Every year, without fail, the president dies all over again. For a few days every autumn, the entire media is overwhelmed by those haunting photos from Dallas. Those cruelly happy and innocent pictures of a young president smiling and waving at bystanders, the first lady clutching a bouquet of roses. With their soft, prelapsarian colors, they seem to hail from another universe—one that has been stolen from us.
Perhaps it is that feeling of loss that explains the lingering sense of grief over John F. Kennedy’s assassination year after year, when the anniversaries of other, equally shocking events—from Pearl Harbor to 9/11—are generally quieter affairs. But there is also something unfinished about Kennedy’s death, a lingering suspicion that no one has ever been able to banish.
The Man Who Killed Ken... Best Price: $4.24 Buy New $5.41 (as of 07:15 EST - Details) For the public has never embraced the official verdict, handed down by the Warren Commission in September 1964. After less than a year of hearings and deliberations, the team—led by Chief Justice Earl Warren—concluded that President Kennedy had been shot and killed by Lee Harvey Oswald, a 24-year-old ex-Marine portrayed by the Commission as a shiftless loner with communist sympathies. But they could not explain why.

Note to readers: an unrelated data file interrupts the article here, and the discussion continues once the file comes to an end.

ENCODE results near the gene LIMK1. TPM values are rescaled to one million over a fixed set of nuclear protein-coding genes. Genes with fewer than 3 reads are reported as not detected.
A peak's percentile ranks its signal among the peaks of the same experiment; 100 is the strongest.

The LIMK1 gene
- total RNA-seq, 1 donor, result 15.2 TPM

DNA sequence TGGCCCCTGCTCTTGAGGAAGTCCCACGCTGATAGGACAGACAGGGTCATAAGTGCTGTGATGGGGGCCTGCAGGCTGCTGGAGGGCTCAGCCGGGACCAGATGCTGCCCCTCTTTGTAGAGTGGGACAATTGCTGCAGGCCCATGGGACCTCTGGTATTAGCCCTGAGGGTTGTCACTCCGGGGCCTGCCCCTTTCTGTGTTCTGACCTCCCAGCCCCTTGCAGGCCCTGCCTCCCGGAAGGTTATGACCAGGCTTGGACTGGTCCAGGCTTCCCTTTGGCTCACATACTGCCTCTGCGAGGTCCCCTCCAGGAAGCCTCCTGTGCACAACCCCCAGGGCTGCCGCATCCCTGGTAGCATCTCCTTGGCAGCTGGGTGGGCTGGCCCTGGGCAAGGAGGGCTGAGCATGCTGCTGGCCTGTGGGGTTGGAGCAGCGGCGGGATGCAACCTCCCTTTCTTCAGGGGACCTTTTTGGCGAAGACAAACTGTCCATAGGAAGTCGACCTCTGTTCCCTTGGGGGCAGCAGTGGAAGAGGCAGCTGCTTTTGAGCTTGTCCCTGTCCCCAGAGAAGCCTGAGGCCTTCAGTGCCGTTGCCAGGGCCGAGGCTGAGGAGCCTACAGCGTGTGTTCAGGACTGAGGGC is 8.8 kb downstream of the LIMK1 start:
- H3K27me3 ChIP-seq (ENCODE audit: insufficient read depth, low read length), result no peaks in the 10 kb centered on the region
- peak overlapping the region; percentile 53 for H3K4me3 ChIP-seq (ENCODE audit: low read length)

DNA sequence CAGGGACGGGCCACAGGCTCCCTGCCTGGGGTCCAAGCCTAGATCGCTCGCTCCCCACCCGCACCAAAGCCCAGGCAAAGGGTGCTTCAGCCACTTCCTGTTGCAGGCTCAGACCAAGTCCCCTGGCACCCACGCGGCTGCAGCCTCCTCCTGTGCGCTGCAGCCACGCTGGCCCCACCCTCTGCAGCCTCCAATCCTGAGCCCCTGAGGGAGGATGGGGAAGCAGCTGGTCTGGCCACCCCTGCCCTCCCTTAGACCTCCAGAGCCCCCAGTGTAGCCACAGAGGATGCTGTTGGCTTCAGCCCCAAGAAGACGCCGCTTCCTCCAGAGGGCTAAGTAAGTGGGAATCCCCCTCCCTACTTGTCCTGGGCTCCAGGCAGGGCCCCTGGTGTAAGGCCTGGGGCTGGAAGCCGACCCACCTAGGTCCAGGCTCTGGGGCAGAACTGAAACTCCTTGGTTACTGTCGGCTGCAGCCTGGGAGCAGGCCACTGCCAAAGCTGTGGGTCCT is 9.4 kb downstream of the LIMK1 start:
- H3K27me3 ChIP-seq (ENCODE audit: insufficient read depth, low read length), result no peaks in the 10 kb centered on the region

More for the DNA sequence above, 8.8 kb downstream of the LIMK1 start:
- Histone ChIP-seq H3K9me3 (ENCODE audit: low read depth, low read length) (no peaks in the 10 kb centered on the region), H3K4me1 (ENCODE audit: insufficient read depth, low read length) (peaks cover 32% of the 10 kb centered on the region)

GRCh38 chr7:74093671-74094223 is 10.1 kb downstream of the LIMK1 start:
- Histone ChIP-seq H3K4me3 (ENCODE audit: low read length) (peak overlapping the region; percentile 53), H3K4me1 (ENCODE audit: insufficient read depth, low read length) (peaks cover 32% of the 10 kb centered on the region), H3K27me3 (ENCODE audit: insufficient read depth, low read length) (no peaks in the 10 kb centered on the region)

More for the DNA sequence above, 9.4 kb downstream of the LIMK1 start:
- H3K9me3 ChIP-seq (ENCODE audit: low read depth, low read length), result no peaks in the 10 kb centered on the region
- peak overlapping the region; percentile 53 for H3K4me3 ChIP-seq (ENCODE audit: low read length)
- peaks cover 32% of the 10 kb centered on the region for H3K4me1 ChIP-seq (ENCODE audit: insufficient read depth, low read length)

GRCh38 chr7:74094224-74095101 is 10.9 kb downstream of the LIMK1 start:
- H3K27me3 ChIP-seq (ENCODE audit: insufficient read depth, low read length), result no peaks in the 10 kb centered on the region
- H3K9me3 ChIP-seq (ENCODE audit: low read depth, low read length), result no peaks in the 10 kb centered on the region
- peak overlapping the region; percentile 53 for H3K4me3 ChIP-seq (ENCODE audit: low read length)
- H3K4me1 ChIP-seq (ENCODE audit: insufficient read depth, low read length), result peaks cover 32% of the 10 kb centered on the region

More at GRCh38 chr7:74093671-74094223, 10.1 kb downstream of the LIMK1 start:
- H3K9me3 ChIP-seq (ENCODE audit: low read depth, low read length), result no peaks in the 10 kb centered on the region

The most obvious question about the murder was also the one that could not be answered. Not only had Oswald been murdered in police custody two days after the assassination, but the Commission had been unable to find a single person who remembered Oswald criticizing Kennedy. On the contrary, Oswald had frequently expressed his admiration for the president. The Commission interviewed at least six witnesses who remembered Oswald praising Kennedy.
Faced with a substantial hole in their case, the Commission tried to plug it by filling the report with airy speculation about Oswald’s tormented psyche. Oswald, they insisted, was someone who had been driven by “resentment Blood, Money, & Power:... Best Price: $3.73 Buy New $10.90 (as of 06:10 EST - Details) of all authority,” “antagonism toward the United States” and an “urge to try to find a place in history.” Perhaps he had shot the president, the Report blandly suggested, because of his “inability to enter into meaningful relationships with people.”
But this conclusion was not reached in a vacuum. From the moment it was established, the Warren Commission was under tremendous pressure to calm a hysterical public and quash the widespread rumors of a conspiracy that exploded across the country in the days following the public killing of the president’s accused assassin. As Deputy Attorney General Nicholas Katzenbach put it in a memo written hours after Oswald’s death, “We need something to head off public speculation or Congressional hearings of the wrong sort.”
That “speculation” never went away. In 1966, the first national poll taken on the subject found that 46 percent of Americans believed that JFK had been struck down by a plot. Last year, a Washington Post-ABC News poll found that 62 percent of the public rejected the idea that a single man had killed the president.
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